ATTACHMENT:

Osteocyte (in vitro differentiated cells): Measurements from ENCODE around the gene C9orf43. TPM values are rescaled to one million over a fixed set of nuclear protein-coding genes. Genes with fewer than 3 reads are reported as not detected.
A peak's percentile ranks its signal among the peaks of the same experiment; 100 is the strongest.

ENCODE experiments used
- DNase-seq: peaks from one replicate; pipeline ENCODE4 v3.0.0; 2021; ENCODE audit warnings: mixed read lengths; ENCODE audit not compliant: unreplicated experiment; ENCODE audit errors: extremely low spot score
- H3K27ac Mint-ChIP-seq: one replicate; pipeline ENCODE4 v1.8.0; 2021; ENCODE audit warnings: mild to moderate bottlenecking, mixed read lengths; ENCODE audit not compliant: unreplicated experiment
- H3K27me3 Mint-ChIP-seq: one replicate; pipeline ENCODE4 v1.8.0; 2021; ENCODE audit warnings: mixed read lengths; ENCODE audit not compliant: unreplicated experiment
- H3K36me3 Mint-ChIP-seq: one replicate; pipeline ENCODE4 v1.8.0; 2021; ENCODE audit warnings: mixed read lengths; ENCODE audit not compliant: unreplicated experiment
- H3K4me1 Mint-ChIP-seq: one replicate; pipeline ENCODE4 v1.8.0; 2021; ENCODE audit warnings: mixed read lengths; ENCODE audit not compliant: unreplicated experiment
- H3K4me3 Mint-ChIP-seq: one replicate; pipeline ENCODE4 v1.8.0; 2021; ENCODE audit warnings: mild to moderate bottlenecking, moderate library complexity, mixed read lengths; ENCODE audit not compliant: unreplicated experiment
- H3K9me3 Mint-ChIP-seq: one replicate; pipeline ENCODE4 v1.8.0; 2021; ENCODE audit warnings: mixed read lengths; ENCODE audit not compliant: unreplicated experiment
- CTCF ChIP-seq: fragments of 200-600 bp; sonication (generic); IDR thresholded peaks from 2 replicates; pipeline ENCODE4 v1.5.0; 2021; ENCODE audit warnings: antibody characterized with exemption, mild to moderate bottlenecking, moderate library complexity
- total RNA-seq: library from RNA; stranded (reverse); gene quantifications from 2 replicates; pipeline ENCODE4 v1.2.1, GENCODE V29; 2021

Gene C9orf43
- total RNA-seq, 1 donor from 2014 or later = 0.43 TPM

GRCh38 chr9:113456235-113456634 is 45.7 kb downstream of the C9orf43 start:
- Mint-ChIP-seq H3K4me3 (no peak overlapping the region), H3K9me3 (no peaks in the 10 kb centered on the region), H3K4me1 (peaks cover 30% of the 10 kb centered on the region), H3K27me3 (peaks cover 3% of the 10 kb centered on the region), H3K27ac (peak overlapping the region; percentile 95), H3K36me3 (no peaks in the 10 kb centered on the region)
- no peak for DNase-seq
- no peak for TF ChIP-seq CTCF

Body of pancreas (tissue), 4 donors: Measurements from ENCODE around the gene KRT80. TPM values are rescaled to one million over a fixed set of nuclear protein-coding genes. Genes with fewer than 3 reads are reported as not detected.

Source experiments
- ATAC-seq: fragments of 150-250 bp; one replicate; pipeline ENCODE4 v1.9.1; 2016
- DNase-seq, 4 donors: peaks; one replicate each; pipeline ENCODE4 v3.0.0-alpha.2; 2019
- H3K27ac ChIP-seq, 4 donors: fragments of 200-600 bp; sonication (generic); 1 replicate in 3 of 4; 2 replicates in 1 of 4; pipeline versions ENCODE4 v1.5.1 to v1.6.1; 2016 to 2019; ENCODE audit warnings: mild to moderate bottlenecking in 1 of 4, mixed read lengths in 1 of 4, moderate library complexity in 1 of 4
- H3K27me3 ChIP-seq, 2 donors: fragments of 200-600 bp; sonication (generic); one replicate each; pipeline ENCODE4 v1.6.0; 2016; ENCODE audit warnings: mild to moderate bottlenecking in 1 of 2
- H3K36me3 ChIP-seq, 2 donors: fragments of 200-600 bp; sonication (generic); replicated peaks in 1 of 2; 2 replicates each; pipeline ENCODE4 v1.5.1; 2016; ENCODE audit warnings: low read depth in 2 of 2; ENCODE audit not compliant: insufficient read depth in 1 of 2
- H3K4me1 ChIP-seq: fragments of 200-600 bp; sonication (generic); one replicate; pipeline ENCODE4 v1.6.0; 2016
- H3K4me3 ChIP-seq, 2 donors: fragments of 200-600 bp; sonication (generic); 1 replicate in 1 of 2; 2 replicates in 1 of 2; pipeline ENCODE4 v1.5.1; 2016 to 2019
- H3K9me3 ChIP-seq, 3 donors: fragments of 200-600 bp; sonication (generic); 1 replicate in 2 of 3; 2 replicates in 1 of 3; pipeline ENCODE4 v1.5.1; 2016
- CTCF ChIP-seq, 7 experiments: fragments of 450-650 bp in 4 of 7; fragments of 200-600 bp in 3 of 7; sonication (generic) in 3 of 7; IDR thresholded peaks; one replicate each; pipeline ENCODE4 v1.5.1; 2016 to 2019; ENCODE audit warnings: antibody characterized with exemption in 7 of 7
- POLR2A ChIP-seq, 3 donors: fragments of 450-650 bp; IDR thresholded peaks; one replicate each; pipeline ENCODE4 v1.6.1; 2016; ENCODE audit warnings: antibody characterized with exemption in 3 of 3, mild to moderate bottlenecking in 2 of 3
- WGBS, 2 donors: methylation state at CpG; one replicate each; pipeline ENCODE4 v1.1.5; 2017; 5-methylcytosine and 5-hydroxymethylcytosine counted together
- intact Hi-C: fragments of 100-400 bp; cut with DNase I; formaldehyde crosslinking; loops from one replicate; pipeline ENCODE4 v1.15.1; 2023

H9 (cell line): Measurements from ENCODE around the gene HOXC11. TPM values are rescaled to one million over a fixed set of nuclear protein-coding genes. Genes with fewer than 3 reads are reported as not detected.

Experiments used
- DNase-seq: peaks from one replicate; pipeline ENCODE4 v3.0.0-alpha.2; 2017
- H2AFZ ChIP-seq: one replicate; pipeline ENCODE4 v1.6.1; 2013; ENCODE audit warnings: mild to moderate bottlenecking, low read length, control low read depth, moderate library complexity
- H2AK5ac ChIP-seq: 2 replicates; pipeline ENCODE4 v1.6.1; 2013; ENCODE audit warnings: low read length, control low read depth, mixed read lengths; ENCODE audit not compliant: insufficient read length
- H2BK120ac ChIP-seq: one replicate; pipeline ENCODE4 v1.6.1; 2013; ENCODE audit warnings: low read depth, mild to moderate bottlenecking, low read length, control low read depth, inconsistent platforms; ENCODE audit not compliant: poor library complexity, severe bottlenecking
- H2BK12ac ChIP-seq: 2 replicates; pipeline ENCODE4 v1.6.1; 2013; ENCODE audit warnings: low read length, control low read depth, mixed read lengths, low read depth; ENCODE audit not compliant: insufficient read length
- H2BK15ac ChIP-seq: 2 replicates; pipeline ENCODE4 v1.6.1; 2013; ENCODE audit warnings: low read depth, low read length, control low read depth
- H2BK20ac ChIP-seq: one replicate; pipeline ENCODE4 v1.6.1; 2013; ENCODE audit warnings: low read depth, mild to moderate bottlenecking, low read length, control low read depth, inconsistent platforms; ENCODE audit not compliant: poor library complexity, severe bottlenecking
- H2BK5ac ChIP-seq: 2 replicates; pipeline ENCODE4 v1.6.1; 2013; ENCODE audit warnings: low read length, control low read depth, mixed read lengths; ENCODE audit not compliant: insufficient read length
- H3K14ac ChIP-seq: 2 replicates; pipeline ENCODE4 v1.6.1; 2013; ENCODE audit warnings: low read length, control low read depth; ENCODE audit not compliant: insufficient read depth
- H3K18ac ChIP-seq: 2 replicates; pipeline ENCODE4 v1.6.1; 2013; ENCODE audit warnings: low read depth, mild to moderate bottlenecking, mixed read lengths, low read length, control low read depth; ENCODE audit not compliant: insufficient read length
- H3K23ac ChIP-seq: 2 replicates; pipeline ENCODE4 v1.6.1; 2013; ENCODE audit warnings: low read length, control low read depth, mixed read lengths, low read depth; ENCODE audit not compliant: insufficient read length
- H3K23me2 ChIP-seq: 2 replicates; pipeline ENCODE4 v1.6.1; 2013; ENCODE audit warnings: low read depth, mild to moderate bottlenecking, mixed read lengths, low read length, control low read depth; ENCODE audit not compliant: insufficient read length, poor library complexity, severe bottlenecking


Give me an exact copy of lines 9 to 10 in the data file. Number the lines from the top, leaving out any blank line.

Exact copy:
- H3K4me3 Mint-ChIP-seq: one replicate; pipeline ENCODE4 v1.8.0; 2021; ENCODE audit warnings: mild to moderate bottlenecking, moderate library complexity, mixed read lengths; ENCODE audit not compliant: unreplicated experiment
- H3K9me3 Mint-ChIP-seq: one replicate; pipeline ENCODE4 v1.8.0; 2021; ENCODE audit warnings: mixed read lengths; ENCODE audit not compliant: unreplicated experiment